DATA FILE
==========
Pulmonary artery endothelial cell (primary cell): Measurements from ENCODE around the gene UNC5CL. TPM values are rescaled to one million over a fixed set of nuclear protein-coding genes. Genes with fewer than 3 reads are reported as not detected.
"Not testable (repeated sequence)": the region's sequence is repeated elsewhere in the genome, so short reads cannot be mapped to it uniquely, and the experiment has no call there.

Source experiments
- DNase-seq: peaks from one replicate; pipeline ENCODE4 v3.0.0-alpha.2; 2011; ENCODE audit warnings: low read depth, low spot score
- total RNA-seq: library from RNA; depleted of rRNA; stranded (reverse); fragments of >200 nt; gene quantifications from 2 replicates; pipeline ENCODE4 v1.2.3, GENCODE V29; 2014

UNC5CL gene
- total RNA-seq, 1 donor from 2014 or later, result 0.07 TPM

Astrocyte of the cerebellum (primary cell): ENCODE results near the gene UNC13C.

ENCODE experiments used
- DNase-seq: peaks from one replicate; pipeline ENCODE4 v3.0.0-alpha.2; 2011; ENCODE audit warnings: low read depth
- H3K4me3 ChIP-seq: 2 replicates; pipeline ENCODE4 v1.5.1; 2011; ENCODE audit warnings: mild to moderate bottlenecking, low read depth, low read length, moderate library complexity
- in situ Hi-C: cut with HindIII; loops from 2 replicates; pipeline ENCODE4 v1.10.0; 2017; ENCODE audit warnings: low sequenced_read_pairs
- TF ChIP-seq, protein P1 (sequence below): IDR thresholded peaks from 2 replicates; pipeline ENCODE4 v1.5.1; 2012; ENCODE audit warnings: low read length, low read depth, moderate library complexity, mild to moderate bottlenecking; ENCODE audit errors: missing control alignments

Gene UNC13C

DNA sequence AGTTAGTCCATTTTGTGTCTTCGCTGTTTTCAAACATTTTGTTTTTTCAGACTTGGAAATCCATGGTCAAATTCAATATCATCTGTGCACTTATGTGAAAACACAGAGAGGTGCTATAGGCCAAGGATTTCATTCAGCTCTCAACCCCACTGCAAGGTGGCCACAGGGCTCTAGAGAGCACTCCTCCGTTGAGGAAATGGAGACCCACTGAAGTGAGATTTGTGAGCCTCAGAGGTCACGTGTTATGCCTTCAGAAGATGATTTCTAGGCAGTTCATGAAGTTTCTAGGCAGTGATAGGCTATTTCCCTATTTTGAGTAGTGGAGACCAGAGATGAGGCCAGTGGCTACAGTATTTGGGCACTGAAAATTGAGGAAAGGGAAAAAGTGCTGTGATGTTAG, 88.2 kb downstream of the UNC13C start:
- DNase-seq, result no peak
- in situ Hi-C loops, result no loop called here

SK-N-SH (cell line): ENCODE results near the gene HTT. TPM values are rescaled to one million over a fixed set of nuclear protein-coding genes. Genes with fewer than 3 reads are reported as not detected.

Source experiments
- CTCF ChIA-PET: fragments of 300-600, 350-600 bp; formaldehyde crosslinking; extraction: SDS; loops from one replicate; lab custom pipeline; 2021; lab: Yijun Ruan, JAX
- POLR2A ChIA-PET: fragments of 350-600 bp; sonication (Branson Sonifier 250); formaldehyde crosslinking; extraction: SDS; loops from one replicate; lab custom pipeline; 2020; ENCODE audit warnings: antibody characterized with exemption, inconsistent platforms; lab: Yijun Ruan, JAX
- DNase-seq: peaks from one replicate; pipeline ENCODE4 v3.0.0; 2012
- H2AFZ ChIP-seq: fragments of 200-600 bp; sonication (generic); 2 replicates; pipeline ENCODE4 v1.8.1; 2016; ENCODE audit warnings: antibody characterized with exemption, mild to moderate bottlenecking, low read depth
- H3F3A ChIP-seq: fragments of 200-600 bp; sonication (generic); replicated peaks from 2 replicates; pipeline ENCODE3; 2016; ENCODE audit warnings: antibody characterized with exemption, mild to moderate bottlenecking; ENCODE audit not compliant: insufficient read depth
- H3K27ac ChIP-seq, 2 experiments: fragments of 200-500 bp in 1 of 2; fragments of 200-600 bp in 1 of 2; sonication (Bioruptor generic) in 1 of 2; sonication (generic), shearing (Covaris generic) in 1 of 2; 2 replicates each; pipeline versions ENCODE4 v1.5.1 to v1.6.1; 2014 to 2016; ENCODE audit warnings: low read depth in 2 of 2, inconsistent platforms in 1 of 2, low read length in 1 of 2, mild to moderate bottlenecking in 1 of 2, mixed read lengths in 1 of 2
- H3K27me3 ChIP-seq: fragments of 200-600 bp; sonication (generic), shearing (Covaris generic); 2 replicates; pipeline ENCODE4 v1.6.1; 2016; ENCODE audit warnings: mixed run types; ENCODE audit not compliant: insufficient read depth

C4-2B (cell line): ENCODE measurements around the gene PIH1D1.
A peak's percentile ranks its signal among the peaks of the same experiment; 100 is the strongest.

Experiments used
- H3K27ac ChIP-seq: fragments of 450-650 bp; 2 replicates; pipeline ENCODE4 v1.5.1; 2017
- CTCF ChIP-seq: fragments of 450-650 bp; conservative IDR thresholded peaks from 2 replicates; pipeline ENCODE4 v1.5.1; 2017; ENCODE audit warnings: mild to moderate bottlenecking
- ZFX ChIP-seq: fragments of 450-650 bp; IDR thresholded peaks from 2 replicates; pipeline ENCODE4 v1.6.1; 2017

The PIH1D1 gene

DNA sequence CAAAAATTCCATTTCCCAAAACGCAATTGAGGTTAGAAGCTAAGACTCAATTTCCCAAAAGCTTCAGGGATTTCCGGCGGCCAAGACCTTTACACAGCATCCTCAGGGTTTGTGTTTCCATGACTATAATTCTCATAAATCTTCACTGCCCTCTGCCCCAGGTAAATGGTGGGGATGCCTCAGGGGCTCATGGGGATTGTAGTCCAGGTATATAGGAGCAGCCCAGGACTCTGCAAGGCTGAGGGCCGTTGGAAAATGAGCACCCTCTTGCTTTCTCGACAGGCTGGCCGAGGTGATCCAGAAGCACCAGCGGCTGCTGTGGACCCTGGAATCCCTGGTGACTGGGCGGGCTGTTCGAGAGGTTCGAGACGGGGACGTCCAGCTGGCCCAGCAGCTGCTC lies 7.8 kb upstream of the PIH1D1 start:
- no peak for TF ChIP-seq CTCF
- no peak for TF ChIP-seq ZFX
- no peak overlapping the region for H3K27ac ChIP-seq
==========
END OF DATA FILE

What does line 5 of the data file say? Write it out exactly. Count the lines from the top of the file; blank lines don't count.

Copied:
- total RNA-seq: library from RNA; depleted of rRNA; stranded (reverse); fragments of >200 nt; gene quantifications from 2 replicates; pipeline ENCODE4 v1.2.3, GENCODE V29; 2014